The morning was really good for once—until the phone rang.
She didn’t take it. She had many excuses in the back of her mind, vague, dreamily, as if nothing else mattered more than here and now. And everything else could magically take care of itself. You could say—think—anything to shape your world and it would do as you pleased.
In the end, she took it. Her lips still tasted salty, and she allowed herself a second to remember that …
“Carrie—? Are you there, honey?”
“Mom—what is it? Has something happened?”
And then her perfect, salty day all but dried up.
Carrie pressed the phone hard to her ear. She pulled her legs up under herself, pressing her jaw equally hard towards her knees as she listened.
It had only taken 10 seconds and now she was curled up like a steel spring.
Jon did not wait long before he rolled out of bed and began looking for his jeans and underwear as if nothing had happened.
“What?—Can you say that again?”
“Look,” Deborah Sawyer said eagerly, “I know it’s hard to wrap your head around, and they have hundreds, if not thousands, of candidates. But this time it is you!”
“Me … ”
“Yes! Marcus says if you participate, there is a very good chance you win the 100,000 dollars as part of the Church Universal’s yearly Give Way-Event. The only condition is that you’ll use them on yourself. Start a business. Create art … whatever.”
“ … ‘Good chance’? … ” Carrie started. “But it’s a competition, right? Many others might win.”
“Don’t worry about it,” Deborah said, “your participation is proof of concept. Next year it will be a real competition.”
Carrie swallowed. “Okay, but I’m really not sure that—maybe we should try to get some more regular nannies for Michael. That would take a load off our shoulders.”
“It doesn’t matter how much money we throw at these youngsters,” Deborah said dismissively. “They won’t be able to handle him any better. But you can – if only you get more time and energy to yourself.”
“That’s the point, Mom. Even if I had a million dollars … We can only get time by hiring more nannies but you can’t prevent them from going on with their education, real jobs, family.” Carrie felt a sting of nausea. “You can’t. Not even with 50 dollars an hour. And … Marcus has already paid for so much.”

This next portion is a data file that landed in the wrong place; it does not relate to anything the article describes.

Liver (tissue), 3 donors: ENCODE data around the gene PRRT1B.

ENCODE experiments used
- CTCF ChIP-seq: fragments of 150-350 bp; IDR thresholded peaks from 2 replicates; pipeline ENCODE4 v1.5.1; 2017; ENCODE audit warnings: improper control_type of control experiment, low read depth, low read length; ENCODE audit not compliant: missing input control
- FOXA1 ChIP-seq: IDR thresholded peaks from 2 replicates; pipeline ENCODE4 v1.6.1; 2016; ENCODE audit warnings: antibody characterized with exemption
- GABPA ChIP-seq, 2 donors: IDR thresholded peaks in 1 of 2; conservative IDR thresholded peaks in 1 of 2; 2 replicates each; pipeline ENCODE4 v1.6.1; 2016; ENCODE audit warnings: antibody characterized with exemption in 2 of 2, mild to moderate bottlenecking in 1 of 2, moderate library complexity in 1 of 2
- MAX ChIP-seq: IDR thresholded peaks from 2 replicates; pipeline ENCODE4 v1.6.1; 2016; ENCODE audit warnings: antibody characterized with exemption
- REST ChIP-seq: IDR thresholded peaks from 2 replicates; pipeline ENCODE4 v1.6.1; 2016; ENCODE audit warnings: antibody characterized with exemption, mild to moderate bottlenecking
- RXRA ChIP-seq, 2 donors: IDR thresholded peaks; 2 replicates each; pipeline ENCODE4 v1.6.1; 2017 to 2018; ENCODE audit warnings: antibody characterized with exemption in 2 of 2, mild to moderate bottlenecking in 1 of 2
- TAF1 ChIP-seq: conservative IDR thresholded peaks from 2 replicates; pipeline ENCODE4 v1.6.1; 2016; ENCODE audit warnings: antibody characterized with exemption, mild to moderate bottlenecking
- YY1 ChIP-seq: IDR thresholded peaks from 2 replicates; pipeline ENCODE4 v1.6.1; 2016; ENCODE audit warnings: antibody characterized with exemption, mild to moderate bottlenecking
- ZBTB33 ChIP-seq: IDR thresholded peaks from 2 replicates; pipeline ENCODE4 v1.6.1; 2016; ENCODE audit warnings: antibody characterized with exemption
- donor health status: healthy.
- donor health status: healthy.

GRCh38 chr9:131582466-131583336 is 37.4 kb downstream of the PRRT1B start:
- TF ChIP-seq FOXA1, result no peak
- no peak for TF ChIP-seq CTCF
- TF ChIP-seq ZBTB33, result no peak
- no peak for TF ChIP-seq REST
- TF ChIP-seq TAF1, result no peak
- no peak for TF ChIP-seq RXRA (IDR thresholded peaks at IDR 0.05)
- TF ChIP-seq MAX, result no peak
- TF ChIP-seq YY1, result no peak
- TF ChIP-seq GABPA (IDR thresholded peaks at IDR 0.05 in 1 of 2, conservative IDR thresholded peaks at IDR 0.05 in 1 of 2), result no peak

There was silence.
“Look,” her mother continued, “with you leaving college like that and never becoming a lawyer and then—“ she hesitated ever so slightly “—that problem down in Florida, and all the hard work afterward… I think you deserve it, Caroline.”
Carrie’s head was swimming now. “Mom, it’s morning and I need to think about this … ”
“Well …you have been thinking for a long time, haven’t you?”
Carrie glanced at Jon, who stood still like he was waiting for Fedayeen snipers to pass in an alley of Bagdad. “I’ve been trying to keep my family together.”
“And you’ve been doing a wonderful job, but as you say … you have limits. You need to help yourself as well. If you don’t want to start your own art studio or something, then at least spend them on yourself. Like … a new car.”
“Mom, it’s Marcus,” Carrie said.
“—What about Marcus?”
“Okay, it’s not just about Marcus.”
“Look, I am not going to do this, okay?” Carrie said with finality. “Marcus has already done more than enough for us. And this … receiving money through his organization instead will not make it different to me—”
“Do you think it’s easy for me … with Marcus, to get him to get you … into this?” Her mother’s tone got sharper.
“No, Mom, I don’t think so.”
“Well, don’t you think it’s a good chance … ?”